When Sony entered the handheld console arena in 2005 with PlayStation Portable, it borrowed a page from the playbook of the acknowledged handheld champ, Nintendo, and debuted with a puzzle game. While the original Game Boy included Tetris with each unit sold, it was up to PSP’s early adopters to add Tetsuya Mizuguchi’s Lumines (pronounced like “luminous”) to their libraries. Fortunately, enough people did indeed adopt the game that Mizuguchi’s new endeavor, Enhance Games, saw fit to work with Resonair Games on a remastered version for Xbox One, simply titled Lumines Remastered.

As with all good puzzle games, Lumines Remastered is simple, yet still elegant. Players are given blocks made up of four pieces, which can be one of two colors. The object is to place the block on the playfield such that squares of the same color are formed. These squares are removed with each pass of a Time Line that passes left to right with the rhythm of the musical track. As players advance, the musical track changes, which also changes the game’s background, the appearance of the game pieces and even the pace of the Time Line.

Here’s what I liked

Back to the future — Lumines’ appearance is just as familiar and out there as it was on the PSP. The graphics are sharper but otherwise unchanged from the original release. Likewise, the game’s musical tracks are the same as those used previously, featuring a mix of styles of electronica that makes it remarkably easy to zone out and focus on making matches. Controls are simple and spot-on and should be familiar to most puzzle gamers.

Play it your way — Some new modes have joined the originals, such as the ability to play the standard game using a mix of skins (the in-game term for the backgrounds and paired musical tracks) designed by the player. Other returning options include a puzzle mode, where players are tasked with forming specific shapes within a given time limit. There is also time attack, which counts the number of pieces removed within the amount of time chosen. And finally, there is a multiplayer mode that splits the board in half, with the round ending when the blocks reach the top of the playfield on one side. Players can compete against the computer or against a human opponent either on the same Xbox side-by-side or over Xbox Live.

Don’t give up — One gripe I have with many puzzle games is that if you blunder, it can take some time to fix that mistake, especially deep into the game when the pace is much faster. Fortunately, Lumines’ system is far more friendly and adaptable. Unlike Tetris, you won’t have holes as pieces collapse together and fill gaps. This would make it more like both Puyo Puyo and Puzzle Fighter, but both of those have multiple colors. You still have to think fast at times, but between more chances to form squares and the wonderful cross-block that appears from time to time (which matches every connected piece of the same color, with all being removed as the Time Line passes), you’ll get a chance to catch your breath a bit more often.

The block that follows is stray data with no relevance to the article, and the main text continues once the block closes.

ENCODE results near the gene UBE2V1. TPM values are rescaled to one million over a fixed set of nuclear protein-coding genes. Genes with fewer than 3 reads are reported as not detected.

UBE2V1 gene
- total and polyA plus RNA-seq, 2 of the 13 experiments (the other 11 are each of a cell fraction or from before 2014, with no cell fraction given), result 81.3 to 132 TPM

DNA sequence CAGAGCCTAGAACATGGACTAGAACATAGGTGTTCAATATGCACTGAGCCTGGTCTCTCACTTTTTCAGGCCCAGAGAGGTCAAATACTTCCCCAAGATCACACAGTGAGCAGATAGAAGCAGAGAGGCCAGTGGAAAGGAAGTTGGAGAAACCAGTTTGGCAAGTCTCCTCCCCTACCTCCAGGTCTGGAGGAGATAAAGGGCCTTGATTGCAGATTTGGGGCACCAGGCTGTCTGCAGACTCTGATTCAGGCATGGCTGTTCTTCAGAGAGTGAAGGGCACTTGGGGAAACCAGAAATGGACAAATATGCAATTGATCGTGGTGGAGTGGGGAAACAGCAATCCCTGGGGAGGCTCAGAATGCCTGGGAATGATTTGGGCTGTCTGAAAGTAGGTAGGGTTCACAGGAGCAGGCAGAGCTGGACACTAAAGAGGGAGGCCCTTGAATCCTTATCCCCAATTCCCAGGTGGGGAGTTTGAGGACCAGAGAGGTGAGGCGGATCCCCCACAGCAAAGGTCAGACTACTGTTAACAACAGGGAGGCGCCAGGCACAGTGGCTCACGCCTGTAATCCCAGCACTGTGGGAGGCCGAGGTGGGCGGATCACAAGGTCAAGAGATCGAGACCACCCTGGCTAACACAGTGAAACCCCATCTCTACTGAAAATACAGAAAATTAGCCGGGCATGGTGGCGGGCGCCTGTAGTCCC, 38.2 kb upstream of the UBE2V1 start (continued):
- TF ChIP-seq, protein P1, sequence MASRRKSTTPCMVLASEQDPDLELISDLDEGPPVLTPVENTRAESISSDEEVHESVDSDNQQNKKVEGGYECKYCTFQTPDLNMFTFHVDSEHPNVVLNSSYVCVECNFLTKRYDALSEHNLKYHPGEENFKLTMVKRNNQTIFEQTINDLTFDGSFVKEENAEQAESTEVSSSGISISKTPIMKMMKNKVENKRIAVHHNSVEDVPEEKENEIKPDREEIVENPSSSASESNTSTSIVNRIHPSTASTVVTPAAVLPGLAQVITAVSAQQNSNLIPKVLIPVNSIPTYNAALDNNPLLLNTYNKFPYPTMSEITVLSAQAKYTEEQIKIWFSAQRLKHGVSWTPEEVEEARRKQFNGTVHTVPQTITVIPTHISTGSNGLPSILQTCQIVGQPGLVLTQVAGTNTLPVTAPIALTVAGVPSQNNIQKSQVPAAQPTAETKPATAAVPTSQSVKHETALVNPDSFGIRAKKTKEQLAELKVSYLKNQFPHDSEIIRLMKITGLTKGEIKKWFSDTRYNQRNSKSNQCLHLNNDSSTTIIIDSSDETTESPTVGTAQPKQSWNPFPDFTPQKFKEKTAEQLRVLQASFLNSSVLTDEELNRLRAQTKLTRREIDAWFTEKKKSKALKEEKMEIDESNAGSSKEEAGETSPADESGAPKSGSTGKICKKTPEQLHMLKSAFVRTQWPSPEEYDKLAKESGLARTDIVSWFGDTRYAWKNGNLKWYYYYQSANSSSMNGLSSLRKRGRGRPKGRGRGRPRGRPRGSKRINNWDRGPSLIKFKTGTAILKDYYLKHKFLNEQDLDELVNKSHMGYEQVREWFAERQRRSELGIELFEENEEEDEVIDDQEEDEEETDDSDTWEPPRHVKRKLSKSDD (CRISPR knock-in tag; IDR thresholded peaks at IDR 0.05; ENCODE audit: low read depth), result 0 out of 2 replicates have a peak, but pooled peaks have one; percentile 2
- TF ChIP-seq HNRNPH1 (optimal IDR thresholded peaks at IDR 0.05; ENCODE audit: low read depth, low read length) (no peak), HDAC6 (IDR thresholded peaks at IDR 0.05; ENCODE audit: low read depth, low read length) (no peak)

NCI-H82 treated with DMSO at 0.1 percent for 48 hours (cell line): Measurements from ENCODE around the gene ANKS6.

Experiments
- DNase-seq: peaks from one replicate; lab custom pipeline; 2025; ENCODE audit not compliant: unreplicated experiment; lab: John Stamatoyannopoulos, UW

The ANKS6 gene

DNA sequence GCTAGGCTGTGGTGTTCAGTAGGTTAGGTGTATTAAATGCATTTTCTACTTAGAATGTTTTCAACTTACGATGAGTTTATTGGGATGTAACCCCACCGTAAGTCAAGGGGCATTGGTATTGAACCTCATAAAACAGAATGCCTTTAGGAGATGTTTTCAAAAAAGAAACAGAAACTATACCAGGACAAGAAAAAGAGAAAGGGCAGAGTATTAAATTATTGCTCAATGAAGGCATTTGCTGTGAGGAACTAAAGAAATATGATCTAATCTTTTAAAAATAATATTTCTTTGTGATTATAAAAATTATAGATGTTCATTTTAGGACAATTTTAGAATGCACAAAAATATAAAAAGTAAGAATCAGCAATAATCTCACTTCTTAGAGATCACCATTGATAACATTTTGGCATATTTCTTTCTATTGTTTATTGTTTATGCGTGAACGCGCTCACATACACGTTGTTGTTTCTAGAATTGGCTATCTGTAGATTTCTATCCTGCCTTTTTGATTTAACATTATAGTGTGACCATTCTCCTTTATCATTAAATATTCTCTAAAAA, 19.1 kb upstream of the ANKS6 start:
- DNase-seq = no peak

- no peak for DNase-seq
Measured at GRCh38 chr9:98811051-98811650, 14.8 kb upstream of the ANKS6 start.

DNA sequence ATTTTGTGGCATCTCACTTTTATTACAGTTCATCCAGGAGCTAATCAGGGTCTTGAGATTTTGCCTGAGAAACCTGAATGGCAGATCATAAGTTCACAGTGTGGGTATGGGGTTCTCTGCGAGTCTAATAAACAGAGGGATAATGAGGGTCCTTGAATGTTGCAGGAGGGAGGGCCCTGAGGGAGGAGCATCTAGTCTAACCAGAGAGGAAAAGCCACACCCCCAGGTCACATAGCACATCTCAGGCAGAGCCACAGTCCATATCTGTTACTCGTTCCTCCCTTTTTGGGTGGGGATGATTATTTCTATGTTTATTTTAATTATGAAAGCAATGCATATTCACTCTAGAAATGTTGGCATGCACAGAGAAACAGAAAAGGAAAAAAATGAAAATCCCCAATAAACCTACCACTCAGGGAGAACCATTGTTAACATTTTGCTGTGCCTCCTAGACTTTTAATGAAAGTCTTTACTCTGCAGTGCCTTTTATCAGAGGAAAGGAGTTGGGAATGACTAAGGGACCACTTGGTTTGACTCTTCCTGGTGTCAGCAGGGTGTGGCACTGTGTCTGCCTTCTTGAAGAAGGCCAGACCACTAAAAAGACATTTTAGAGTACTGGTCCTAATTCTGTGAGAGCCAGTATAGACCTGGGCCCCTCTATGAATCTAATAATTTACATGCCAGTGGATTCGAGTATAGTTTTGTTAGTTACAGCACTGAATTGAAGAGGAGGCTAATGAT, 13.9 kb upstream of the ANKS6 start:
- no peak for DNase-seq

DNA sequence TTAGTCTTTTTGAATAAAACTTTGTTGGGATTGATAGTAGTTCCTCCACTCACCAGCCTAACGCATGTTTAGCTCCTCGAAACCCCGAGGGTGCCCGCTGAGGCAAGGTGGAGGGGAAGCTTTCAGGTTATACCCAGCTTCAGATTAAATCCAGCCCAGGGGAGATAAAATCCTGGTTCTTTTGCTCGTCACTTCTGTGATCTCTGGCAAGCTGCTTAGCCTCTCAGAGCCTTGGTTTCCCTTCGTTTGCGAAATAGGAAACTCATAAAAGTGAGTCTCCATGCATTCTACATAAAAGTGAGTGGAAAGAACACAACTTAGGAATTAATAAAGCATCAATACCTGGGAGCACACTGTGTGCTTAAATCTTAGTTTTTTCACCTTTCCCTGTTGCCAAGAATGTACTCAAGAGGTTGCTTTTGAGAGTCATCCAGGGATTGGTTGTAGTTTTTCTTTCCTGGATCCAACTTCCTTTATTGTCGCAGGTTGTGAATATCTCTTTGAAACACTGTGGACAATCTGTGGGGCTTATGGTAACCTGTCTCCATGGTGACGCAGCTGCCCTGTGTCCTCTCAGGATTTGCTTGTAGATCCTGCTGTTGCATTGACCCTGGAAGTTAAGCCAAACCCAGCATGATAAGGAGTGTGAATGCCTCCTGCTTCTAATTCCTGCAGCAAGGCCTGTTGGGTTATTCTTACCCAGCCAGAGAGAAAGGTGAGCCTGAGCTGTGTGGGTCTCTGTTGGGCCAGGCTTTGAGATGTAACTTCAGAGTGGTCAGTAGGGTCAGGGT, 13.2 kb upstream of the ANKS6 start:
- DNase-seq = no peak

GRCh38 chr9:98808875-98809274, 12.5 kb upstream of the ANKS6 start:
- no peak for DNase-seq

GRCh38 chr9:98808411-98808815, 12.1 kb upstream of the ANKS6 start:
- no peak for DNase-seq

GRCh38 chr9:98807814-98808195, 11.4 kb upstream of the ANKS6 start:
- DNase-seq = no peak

Lumines Remastered Puzzle Mode

Here’s what I didn’t like

Still a remaster — The problem with the remaster era is that frequently the game is just that – the original game with improved graphics and nothing more. As noted before, there are some new modes that have been borrowed from subsequent releases in the franchise, but no new music or skins appear to be available. So if you played it back in 2005… welcome back. You’ll find things just the way you left them, for the most part. While it sounds like I’m contradicting myself, let me explain it this way. It may ultimately be a re-release, and what is here is still good, but new content would have made it better.

Too slow to ramp? — Block-dropping puzzle games can sometimes speed up too quickly, meaning you have to be exceptionally talented to advance. Lumines Remastered takes an alternate course, where the early moments are practically tedious before the game starts to pick up. When it does pick up, it’s not necessarily in speed. Pieces will indeed start dropping faster, but the pace of the Time Line can also change, going from speedy to snail’s pace from one skin to the next. There really is a logic to it all, as the Time Line’s speed is derived from the rhythm of the skin (not its beats), but it does make the progression in difficulty appear uneven.


I haven’t played my day-one PlayStation Portable in years, but to this day I admire it for what it was trying to do. The original Lumines was a launch-window purchase for me, and the remastered version helped remind me of it rather fondly. Some truly new content would have been nice, but even with that in mind, Lumines Remastered is still a great pickup for those who enjoy the block-drop sub-genre of puzzle games. So take this chance to play it again, or play it for the first time. Either way, it’s a groovy way to puzzle through the day.

Score: Highly Recommended

Lumines Remastered was developed by Resonair Games and published by Enhance Games. It was released on June 26, 2018 for $14.99. A copy was provided by the publisher for review purposes.